"Jason cares," Torre said. "He cares a great deal about his teammates, about the uniform he wears, and I don't think it's going to affect what happens on the field.
"Now, saying that, I don't want you think he doesn't care what's said, but he seems to be able to block it out at the right time. I'm sure he listened, or took in the remarks, and [they] meant something to him."
Giambi moved up to sixth in the Yankees' lineup on Friday, as he entered play against the Angels batting .260 with six home runs and 19 RBIs. Slowed by a bone spur and plantar fasciitis in his left heel -- which were treated by orthotic inserts that arrived before last weekend's series against the Mets -- Giambi had just two hits in his previous 34 at-bats.
"I'm just trying to get my swing back," Giambi said. "I'm just trying to get it all together. The orthotics definitely helped, but it's going to be a gradual process."
Mr. May: Good defense at first base and a solid line at the plate -- a .308 average, six doubles, two home runs, 12 runs scored and eight RBIs in 20 games.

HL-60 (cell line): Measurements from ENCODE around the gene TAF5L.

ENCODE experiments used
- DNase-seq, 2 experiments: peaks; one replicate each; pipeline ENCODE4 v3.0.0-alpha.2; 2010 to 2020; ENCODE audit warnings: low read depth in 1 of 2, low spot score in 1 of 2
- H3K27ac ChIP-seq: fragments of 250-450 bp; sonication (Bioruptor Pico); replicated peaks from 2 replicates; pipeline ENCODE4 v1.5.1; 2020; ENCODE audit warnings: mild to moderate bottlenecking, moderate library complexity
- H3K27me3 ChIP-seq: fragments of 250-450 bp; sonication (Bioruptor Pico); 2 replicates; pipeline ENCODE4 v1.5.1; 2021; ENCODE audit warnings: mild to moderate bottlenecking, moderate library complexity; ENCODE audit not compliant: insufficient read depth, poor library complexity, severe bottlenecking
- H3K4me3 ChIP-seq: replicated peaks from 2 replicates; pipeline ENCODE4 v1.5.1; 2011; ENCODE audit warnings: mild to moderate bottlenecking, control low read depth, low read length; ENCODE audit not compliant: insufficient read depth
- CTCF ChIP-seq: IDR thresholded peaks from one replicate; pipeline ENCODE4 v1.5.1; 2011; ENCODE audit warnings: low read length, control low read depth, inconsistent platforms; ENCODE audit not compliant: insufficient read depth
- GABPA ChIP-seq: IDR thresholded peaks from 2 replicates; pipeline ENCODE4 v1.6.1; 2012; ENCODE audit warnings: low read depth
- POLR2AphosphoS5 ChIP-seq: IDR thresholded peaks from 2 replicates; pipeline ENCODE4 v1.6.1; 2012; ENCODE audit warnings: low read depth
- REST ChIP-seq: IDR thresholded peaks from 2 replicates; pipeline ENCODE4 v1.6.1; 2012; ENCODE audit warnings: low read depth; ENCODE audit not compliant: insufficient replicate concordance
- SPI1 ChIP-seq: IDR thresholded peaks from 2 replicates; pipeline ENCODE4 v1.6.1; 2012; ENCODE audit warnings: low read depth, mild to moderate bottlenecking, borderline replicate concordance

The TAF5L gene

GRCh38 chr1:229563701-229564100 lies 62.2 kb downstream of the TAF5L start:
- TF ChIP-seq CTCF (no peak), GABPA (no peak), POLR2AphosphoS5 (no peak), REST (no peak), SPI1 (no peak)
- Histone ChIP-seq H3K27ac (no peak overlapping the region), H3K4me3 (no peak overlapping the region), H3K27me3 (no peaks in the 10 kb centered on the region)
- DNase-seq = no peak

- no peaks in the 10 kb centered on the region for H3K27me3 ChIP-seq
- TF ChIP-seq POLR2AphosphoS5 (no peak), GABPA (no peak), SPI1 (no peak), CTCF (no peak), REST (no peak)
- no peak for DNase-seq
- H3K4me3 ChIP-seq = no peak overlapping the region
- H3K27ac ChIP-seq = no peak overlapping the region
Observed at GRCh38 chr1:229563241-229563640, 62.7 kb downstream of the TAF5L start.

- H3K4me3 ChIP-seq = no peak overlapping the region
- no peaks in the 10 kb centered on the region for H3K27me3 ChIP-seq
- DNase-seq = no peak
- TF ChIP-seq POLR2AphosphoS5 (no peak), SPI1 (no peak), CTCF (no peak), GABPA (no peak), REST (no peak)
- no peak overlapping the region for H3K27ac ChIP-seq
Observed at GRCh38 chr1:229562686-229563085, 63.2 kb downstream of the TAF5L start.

Don't look now, but these were Doug Mientkiewicz's numbers for the month entering Friday's game. The stats may seem difficult to believe after Mientkiewicz posted a .154 average in 52 April at-bats.
But Mientkiewicz -- even though he insists he's still not in a groove at the plate -- is finally producing the way the Yankees had hoped he could.
"You have a good month, and your average can jump 50 to 60 points," Mientkiewicz said. "You don't want to get too wrapped up or giddy about it."
Torre kept faith in Mientkiewicz's hitting even during his April slump. Of course, the reason he played regularly was because of his strong defense, but the upper-deck home run he hit off Boston's Curt Schilling on Wednesday night couldn't hurt.
"Dougie is working at it. He worked at it all spring," Torre said. "It was a nice game the other day against the not-so-easy pitcher to handle. He's a hard-nosed kid. He's going to stick his face in it and try every which way to help this ballclub win ballgames.